NO BLADE OF GRASS (1970)
Article #956 by Dave Sindelar
Viewing Date: 10-27-2003
Posting Date: 3-25-2004
Directed by Cornel Wilde
Featuring Nigel Davenport, Jean Wallace, John Hamill
When a plague decimates the grass of the world, governments collapse, anarchy rules, and a family attempts to reach the safety of a farm in Scotland.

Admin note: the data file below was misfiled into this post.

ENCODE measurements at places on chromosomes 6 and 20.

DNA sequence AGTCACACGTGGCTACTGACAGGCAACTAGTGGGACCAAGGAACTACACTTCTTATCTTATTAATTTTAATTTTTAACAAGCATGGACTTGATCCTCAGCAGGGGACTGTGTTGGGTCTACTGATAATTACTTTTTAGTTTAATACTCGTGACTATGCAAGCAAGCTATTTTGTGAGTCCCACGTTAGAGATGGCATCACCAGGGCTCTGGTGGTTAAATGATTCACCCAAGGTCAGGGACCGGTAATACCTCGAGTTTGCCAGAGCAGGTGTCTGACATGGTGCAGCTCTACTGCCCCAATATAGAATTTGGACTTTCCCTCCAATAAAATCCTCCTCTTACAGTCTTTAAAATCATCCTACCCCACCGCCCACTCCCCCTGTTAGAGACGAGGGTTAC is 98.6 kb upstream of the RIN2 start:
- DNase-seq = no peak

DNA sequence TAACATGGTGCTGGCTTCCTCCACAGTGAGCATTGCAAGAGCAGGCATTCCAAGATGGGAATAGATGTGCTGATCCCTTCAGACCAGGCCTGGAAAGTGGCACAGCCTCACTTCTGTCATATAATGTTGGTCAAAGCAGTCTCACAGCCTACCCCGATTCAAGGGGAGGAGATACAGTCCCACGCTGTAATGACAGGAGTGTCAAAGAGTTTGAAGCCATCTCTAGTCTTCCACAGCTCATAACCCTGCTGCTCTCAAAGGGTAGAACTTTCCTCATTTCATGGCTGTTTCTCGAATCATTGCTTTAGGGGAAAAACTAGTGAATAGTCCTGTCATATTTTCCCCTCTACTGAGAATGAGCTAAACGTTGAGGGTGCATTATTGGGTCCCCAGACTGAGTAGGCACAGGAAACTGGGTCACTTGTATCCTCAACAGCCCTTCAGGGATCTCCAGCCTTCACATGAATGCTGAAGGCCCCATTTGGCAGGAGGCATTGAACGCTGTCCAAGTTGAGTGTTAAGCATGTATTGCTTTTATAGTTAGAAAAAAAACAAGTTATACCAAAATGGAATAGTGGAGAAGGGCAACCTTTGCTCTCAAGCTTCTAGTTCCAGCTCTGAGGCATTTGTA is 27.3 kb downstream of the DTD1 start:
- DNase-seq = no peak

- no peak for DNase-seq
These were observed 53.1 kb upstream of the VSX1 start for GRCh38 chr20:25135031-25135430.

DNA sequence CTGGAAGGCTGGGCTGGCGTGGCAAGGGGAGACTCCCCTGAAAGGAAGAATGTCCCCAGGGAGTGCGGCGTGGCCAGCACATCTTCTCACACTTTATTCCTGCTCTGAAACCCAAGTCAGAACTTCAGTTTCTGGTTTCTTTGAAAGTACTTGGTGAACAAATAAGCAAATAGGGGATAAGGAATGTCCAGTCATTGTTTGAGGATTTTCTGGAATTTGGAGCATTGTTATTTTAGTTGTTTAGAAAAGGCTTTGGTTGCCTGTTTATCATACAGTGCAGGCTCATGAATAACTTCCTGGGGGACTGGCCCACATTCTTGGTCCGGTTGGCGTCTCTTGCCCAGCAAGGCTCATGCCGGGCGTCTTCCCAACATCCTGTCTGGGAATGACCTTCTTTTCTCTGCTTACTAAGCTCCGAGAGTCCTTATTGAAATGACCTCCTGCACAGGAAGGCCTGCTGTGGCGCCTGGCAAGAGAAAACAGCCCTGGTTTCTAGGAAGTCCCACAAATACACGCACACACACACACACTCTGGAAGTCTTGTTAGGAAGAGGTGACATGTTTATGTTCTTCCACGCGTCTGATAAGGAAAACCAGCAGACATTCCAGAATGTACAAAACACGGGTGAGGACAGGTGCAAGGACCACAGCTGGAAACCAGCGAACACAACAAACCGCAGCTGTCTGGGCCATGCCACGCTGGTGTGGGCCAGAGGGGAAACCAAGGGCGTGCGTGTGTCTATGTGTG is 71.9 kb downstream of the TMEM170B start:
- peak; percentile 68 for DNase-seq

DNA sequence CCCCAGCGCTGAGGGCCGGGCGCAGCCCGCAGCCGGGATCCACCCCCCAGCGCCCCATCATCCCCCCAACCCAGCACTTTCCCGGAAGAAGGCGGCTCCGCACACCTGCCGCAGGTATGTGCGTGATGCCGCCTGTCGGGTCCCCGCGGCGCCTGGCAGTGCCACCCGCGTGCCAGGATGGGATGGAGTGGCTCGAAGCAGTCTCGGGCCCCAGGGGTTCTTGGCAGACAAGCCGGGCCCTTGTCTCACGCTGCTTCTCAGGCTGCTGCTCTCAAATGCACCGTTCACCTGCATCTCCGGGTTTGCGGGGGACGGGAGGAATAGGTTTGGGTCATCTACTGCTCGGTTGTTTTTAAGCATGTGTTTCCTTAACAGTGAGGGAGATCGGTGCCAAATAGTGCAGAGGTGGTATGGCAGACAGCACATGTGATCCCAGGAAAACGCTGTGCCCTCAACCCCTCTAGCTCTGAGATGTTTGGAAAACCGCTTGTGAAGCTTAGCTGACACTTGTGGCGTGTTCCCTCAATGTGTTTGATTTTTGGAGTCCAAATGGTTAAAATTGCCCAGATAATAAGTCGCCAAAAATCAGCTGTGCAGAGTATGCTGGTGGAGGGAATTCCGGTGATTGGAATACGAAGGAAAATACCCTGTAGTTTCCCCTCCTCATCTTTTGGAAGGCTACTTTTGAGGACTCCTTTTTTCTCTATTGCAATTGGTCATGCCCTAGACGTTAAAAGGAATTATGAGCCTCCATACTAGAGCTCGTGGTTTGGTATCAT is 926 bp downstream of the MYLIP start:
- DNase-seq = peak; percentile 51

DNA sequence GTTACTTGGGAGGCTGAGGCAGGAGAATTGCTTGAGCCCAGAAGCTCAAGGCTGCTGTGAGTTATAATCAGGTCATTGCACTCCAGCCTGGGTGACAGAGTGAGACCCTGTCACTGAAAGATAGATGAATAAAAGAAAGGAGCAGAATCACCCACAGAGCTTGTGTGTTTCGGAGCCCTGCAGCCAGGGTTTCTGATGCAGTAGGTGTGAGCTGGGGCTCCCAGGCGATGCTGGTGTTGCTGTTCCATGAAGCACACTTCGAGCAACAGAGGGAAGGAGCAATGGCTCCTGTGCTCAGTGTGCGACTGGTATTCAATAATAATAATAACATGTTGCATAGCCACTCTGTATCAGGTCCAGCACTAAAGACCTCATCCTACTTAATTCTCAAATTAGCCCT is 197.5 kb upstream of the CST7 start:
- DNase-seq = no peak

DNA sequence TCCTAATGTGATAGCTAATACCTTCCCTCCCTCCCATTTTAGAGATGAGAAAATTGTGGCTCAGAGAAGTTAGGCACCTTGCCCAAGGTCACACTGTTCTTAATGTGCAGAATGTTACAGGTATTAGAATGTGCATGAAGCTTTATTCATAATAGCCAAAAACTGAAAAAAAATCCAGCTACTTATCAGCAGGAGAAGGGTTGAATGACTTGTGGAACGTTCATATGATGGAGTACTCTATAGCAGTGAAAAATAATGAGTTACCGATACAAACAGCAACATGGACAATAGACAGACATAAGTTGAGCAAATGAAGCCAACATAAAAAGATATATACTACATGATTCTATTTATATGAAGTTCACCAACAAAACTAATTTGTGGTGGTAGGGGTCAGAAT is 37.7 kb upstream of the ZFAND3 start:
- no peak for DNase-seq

If you wanted a handy pocket description of this movie, think of it as an update of PANIC IN YEAR ZERO with ecological disaster (very trendy topic of the late sixties/early seventies period in which the movie was made) in place of nuclear disaster. And also like that movie, it was directed by a man better known as an actor (Ray Milland for the earlier movie, Cornel Wilde for this one). As a result of having been made in a more permissive era, it’s also nastier, meaner, more violent and more brutal. It’s also more confusing (the first twenty minutes of this movie is a headache-inducing blur of fancy editing) and preachier; just how many shots of pollution do you need to make your point, anyway? It’s also depressing and unrelenting in its depiction of man falling into savagery in order to survive (a theme which it also shares with PIYZ); you end up being incredibly grateful for the few moments when the veneer of civilization shines through the scuzziness. For all that, I find it less successful than the Milland movie, if for no other reasons than that the artiness, preachiness, and savagery are all established early enough in the action that it leaves very little in the way of surprises as the movie progresses. Fans of seventies dystopian science fiction might be the best audience for this one.